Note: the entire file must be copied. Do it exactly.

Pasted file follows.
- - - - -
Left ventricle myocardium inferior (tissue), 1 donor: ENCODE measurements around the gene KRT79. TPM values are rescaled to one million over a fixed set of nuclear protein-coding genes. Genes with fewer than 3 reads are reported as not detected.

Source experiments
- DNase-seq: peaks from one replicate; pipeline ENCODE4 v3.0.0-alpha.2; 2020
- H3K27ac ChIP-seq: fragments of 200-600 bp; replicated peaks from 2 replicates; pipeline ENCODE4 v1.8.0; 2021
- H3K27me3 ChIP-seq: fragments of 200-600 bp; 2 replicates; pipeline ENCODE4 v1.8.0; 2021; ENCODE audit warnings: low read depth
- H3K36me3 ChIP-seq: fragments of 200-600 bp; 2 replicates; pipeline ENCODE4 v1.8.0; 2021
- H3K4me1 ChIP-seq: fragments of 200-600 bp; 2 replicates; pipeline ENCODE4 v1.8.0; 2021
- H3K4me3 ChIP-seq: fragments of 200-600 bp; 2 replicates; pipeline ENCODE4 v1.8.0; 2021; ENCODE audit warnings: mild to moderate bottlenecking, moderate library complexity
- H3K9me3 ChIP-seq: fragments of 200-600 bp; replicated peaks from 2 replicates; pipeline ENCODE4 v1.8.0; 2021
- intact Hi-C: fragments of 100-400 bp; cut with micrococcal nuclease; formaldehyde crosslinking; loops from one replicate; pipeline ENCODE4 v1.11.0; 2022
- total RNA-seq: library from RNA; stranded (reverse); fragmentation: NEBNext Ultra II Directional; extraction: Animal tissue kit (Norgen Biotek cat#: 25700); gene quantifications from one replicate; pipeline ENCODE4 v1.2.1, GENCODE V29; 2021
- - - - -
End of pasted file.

Left ventricle myocardium inferior (tissue), 1 donor: ENCODE measurements around the gene KRT79. TPM values are rescaled to one million over a fixed set of nuclear protein-coding genes. Genes with fewer than 3 reads are reported as not detected.

Source experiments
- DNase-seq: peaks from one replicate; pipeline ENCODE4 v3.0.0-alpha.2; 2020
- H3K27ac ChIP-seq: fragments of 200-600 bp; replicated peaks from 2 replicates; pipeline ENCODE4 v1.8.0; 2021
- H3K27me3 ChIP-seq: fragments of 200-600 bp; 2 replicates; pipeline ENCODE4 v1.8.0; 2021; ENCODE audit warnings: low read depth
- H3K36me3 ChIP-seq: fragments of 200-600 bp; 2 replicates; pipeline ENCODE4 v1.8.0; 2021
- H3K4me1 ChIP-seq: fragments of 200-600 bp; 2 replicates; pipeline ENCODE4 v1.8.0; 2021
- H3K4me3 ChIP-seq: fragments of 200-600 bp; 2 replicates; pipeline ENCODE4 v1.8.0; 2021; ENCODE audit warnings: mild to moderate bottlenecking, moderate library complexity
- H3K9me3 ChIP-seq: fragments of 200-600 bp; replicated peaks from 2 replicates; pipeline ENCODE4 v1.8.0; 2021
- intact Hi-C: fragments of 100-400 bp; cut with micrococcal nuclease; formaldehyde crosslinking; loops from one replicate; pipeline ENCODE4 v1.11.0; 2022
- total RNA-seq: library from RNA; stranded (reverse); fragmentation: NEBNext Ultra II Directional; extraction: Animal tissue kit (Norgen Biotek cat#: 25700); gene quantifications from one replicate; pipeline ENCODE4 v1.2.1, GENCODE V29; 2021